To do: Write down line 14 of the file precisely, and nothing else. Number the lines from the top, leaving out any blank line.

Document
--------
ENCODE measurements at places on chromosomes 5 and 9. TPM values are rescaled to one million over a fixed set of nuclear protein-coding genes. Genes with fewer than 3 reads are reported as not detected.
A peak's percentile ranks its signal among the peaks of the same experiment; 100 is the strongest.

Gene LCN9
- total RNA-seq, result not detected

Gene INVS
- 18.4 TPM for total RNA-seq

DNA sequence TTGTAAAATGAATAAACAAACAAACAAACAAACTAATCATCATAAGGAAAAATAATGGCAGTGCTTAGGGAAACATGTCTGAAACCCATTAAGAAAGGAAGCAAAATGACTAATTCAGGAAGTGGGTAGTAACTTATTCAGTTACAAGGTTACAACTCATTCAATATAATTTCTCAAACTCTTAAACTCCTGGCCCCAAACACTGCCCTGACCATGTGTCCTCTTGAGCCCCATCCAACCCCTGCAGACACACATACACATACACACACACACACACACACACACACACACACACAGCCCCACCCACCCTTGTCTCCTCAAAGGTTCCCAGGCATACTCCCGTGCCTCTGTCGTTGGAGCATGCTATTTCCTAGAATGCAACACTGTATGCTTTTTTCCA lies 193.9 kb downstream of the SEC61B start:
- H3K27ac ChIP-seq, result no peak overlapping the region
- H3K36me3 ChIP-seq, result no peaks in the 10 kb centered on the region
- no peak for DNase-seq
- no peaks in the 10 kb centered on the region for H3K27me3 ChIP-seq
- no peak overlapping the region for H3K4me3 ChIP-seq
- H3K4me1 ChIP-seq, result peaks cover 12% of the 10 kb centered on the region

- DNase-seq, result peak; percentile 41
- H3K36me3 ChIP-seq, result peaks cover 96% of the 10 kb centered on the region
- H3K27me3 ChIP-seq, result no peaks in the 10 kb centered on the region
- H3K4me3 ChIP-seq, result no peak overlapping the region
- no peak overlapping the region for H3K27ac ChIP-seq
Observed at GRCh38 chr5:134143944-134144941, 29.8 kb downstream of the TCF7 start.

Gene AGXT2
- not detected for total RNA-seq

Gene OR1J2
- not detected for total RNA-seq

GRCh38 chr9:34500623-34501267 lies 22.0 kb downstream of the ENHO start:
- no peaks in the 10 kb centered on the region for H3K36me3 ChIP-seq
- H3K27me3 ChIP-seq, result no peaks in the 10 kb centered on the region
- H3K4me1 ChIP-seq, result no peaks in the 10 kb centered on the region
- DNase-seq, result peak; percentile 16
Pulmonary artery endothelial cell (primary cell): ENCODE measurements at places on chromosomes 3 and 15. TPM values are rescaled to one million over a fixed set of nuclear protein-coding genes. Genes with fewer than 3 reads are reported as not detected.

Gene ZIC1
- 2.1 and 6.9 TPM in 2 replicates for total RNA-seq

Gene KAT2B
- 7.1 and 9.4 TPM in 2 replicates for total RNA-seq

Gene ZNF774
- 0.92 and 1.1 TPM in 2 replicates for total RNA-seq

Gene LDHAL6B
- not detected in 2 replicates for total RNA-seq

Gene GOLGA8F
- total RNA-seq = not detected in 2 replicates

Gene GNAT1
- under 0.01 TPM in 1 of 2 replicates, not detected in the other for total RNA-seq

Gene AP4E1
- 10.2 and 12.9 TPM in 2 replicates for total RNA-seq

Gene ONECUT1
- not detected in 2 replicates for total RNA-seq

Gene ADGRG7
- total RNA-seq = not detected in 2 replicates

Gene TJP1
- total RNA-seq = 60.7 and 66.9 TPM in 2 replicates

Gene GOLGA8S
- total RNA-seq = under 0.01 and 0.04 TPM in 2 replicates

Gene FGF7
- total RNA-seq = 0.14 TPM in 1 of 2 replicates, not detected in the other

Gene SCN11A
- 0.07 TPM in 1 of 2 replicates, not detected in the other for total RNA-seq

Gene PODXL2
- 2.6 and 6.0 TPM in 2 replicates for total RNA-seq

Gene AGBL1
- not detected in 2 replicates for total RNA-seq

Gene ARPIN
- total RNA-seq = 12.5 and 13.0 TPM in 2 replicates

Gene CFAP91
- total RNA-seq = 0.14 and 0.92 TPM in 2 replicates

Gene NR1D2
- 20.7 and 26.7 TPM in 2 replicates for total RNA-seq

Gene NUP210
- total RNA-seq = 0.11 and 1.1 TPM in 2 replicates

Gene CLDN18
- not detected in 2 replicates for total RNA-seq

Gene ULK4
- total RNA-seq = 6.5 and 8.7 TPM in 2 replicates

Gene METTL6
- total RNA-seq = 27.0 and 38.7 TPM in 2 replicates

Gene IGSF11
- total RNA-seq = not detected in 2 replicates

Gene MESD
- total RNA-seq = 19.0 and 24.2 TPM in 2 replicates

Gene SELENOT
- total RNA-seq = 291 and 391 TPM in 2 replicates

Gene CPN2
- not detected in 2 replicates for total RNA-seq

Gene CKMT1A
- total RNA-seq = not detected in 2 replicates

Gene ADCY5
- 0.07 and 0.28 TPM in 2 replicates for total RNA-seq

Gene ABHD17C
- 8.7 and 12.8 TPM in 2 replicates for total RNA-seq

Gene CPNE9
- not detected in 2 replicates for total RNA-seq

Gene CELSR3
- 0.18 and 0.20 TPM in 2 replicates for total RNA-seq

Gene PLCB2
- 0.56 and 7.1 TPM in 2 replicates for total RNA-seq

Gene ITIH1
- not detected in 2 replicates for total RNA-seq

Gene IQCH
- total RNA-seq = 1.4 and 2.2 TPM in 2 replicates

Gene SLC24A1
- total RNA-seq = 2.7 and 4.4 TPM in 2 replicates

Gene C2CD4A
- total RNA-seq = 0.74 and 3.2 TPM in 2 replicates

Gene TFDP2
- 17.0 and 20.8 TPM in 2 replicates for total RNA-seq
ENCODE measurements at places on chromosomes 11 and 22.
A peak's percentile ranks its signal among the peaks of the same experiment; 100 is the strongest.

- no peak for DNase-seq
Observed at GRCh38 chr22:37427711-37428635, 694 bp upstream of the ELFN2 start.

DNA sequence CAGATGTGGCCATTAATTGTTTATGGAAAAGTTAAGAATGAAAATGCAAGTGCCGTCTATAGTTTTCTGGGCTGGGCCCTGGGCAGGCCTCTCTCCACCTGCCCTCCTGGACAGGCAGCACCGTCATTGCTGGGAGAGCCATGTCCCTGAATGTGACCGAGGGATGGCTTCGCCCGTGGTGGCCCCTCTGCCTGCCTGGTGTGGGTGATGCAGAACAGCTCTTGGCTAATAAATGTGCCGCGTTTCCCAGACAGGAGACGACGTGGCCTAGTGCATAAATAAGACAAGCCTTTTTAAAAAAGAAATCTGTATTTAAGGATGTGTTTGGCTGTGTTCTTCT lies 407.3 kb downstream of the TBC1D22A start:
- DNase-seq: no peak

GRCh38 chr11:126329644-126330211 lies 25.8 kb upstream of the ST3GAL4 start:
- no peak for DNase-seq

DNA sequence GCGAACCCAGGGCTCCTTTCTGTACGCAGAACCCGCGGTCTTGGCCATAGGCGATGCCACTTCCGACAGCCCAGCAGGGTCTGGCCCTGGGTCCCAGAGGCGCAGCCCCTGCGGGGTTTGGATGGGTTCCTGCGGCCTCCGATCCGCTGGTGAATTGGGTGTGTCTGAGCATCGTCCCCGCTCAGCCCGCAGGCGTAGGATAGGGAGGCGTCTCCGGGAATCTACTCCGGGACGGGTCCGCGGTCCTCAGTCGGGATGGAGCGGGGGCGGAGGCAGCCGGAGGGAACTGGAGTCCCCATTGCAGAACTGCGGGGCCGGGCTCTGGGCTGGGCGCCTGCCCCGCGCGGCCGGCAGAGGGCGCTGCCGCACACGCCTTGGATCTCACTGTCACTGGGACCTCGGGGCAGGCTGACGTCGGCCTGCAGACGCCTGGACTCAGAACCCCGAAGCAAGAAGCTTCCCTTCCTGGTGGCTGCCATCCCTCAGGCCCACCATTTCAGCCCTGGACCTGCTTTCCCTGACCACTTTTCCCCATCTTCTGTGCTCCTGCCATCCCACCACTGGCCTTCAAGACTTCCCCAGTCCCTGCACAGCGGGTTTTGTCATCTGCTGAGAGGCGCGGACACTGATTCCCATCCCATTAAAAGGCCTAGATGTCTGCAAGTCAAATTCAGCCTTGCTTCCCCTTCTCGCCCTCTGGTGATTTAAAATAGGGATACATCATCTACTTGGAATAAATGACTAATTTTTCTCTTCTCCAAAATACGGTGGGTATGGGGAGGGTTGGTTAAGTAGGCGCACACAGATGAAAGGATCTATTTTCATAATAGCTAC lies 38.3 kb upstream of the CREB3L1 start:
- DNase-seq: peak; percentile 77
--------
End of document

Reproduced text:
- DNase-seq, result peak; percentile 41